Palmetto Bug or Cockroach? How to Tell the Difference

In some regions of the United States, especially the Southeast, many people use the term “palmetto bugs” to describe certain types of cockroaches. Not all cockroaches, however, are palmetto bugs. Typically, smoky-brown cockroaches and American cockroaches found in the American Southeast are called palmetto bugs while others are not. Our pest control specialists are available to help eradicate any cockroach from your home or business, including palmetto bugs.

What is a Palmetto Bug?

To begin, “palmetto bug” isn’t a scientific term. When it’s used, it refers to large-sized cockroaches in the Southeast U.S. region. Palmetto bugs earn their moniker by the tendency to live in palmetto trees and shrubs, which have distinct fan-like leaves and grow in hot and humid climates.

Palmetto bugs grow to 1 ½ to 2 inches as adults. Smoky-brown varieties have a dark-colored body with a uniform appearance. American cockroaches usually have a reddish and brown color, and they may even have light markings around their heads.

Palmetto bugs not only reside on palmetto trees, but also take shelter inside homes. Areas that are most likely to be infested with the pest include bathrooms, kitchens, crawlspaces, garbage cans, basements, septic tanks, and attics. Palmetto bugs tend to plague homes when temperatures cool, and they need to locate a warm and moist area to nest.

Is There a Difference Between a Palmetto Bug and a Cockroach?

Homeowners often wonder how to tell a palmettos bug versus a cockroach. However, “palmetto bug” is just a regional term used to describe a species of cockroach. There is one distinction, however: Typically, a cockroach is referred to as a palmetto bug if the pest resides indoors and outdoors. With over 70 species of cockroaches in the United States, this describes only two types. As a rule, if you see a cockroach indoors in the Southeast, you can refer to it as a palmetto bug.

Are Palmetto Bugs Dangerous?

Palmetto bugs pose a small health risk when an infestation occurs at your home. The cockroaches can contaminate food items because they can carry harmful bacteria like salmonella. Palmetto bugs that reside in unsanitary conditions, such as sewer drains and bathroom pipes, can spread the germs by crawling across dishes, counters, and food.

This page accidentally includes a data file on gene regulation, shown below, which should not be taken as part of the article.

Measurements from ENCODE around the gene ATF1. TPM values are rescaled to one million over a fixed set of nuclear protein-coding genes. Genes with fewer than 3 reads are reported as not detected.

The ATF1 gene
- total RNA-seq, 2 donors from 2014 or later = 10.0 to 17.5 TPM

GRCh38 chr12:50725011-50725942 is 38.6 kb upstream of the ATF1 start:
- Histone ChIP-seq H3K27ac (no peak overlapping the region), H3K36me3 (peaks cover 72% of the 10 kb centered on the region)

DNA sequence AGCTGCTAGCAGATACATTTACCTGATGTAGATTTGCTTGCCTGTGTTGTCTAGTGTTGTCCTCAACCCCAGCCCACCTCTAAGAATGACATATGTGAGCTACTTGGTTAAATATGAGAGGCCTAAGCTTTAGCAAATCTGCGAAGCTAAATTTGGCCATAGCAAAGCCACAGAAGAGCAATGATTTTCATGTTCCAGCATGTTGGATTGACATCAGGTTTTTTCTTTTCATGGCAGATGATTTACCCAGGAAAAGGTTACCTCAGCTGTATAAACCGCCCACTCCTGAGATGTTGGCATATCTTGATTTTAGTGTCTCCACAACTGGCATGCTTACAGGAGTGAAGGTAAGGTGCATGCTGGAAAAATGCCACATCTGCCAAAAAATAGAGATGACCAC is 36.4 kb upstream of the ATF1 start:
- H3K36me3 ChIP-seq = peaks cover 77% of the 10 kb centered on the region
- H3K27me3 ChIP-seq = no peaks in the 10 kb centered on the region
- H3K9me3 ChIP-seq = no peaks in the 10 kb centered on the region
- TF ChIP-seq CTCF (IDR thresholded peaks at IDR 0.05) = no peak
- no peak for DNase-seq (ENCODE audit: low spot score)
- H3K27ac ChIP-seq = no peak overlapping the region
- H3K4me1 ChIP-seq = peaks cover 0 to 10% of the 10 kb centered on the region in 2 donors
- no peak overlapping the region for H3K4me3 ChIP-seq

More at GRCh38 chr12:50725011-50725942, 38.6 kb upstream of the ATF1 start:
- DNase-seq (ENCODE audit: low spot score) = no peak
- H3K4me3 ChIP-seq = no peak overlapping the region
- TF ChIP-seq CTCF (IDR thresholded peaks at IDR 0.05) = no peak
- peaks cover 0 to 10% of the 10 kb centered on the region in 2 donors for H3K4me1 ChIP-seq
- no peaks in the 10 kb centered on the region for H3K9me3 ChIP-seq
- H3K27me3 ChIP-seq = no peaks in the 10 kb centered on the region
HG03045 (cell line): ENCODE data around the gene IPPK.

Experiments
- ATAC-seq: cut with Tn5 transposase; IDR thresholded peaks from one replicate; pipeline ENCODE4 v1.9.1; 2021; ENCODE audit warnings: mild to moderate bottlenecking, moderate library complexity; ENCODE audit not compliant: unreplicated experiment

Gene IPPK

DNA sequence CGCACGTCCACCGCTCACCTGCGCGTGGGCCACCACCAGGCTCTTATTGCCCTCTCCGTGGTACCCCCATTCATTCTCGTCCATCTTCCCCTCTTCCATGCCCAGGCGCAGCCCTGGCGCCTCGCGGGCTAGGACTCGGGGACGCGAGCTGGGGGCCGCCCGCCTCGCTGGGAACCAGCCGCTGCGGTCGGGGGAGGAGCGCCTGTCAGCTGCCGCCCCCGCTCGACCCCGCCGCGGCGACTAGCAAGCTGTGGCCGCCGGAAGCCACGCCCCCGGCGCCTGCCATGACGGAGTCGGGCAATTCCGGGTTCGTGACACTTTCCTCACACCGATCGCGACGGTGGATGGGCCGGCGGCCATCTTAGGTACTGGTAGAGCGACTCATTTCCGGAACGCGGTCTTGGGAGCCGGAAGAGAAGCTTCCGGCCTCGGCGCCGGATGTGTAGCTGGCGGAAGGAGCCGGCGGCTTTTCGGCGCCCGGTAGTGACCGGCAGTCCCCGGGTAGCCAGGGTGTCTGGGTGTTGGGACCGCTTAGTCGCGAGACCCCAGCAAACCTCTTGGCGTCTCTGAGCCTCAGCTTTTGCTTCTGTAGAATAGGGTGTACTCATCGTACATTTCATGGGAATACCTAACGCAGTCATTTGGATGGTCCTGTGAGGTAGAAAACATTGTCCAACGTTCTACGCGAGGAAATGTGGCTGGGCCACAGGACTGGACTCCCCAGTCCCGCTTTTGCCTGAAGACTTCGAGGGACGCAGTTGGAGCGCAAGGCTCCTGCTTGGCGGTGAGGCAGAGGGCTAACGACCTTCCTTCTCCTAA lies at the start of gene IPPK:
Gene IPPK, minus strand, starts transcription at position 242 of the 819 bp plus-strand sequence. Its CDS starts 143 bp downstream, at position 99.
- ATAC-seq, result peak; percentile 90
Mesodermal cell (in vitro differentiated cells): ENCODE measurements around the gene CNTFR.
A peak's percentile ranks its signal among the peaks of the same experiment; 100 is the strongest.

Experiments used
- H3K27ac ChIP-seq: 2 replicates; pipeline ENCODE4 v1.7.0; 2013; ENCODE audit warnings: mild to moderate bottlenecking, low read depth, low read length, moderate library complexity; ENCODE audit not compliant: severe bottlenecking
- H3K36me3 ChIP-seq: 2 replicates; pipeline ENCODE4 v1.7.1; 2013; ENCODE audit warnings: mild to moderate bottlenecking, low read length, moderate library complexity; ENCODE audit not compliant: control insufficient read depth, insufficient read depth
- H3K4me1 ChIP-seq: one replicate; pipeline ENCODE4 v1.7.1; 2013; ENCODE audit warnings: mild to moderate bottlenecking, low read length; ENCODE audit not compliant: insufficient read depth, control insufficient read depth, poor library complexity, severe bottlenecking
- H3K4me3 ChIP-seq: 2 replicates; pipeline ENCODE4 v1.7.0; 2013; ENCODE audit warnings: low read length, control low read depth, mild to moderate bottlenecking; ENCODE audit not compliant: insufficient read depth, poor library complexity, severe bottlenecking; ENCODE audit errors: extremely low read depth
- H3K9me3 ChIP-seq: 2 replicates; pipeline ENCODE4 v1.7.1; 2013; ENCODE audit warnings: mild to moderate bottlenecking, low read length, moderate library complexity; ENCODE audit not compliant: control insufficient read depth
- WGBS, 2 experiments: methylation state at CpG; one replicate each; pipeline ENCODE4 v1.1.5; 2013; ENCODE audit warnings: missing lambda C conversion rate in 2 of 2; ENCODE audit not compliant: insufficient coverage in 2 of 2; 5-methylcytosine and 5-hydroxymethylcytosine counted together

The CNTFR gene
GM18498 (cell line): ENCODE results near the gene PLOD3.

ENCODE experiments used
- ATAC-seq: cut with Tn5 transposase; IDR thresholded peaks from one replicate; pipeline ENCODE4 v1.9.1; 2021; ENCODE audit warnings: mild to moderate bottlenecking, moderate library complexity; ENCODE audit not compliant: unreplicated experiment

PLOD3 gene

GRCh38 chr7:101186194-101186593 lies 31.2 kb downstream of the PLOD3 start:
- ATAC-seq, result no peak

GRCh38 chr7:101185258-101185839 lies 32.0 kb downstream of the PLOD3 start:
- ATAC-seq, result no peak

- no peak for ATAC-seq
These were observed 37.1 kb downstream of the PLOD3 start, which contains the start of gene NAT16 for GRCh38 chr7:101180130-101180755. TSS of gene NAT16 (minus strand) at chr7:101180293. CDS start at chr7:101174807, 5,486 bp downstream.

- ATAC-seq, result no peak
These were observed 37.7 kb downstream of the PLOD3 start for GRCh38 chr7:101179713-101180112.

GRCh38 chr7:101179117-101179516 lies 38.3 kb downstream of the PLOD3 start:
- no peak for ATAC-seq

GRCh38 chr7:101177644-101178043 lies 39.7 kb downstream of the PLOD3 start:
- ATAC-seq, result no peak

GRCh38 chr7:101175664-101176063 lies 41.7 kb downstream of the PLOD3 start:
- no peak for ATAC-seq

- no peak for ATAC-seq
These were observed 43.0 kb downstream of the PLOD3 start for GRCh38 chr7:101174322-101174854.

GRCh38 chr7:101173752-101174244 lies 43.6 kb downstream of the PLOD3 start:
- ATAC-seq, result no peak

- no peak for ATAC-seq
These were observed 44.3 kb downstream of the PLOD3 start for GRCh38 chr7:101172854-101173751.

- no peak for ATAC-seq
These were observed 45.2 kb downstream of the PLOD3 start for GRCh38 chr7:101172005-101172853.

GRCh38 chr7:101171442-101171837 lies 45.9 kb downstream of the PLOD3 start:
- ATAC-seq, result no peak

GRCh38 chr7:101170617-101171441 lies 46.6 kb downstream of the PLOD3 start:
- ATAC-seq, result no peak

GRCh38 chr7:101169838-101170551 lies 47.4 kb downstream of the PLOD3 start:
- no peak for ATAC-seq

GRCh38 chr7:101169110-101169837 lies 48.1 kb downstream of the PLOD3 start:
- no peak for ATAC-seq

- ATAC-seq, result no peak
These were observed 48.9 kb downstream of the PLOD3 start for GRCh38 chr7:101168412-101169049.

In addition, allergic reactions can occur in homes where palmetto bug infestations occur. Symptoms appear due to an allergic response to the pest’s fecal matter and shed skin. Signs of an allergic reaction to palmetto bugs include hives, sneezing, itching, and difficulty breathing.

Palmetto bugs don’t tend to bite, but in rare cases, the pests have bitten a human. Bites aren’t painful but can result in small, red skin irritation.

What Attracts Palmetto Bugs?

Knowing what attracts palmetto bugs helps you stop any future infestations. Any type of access to food and water increases your chances of attracting palmetto bugs. If you have leaky faucets or pipes in the house, you have an increased likelihood of an infestation. Any type of food or food waste left out could also be attractive to a palmetto bug, including pet food. Clutter piles also attract palmetto bugs, including dirty clothes or stacks of recyclables. Holes and cracks in your home provide entry and exit points for palmetto bugs, so prevention methods should include making repairs and sealing window frames, doorframes, and cabinets.

How Do You Get Rid of Palmetto Bugs?

Ask anyone who’s lived in the Southeast for a while, and they’ll tell you: It’s not easy. DIY products won’t effectively eliminate palmetto bugs, but you can use preventative techniques to reduce the risk of the pests infesting your home. Clean up after mealtimes and store all items in airtight containers. Keep bathrooms and kitchens clean and dry with any spills mopped up quickly. Address leaky pipe issues, and never leave sinks and tubs with any water in them.

Remember to contact pest control technicians at the first sign of palmetto bugs to discuss treatment options. Carolina Pest Management has served the Carolinas for nearly a century, and we understand the challenge of eradicating and preventing palmetto bugs. Contact us today to tell us about your pest problem, and we’ll offer you some treatment solutions.


By Kristin Dodd

Kristin Dodd, the President of Carolina Pest Management, has been with the company full-time for over 20 years, but has been a part of the family-owned business for much longer. She is currently an active board member of the North Carolina Pest Management Association, and was the President from 2010-2011. She is a licensed operator in...

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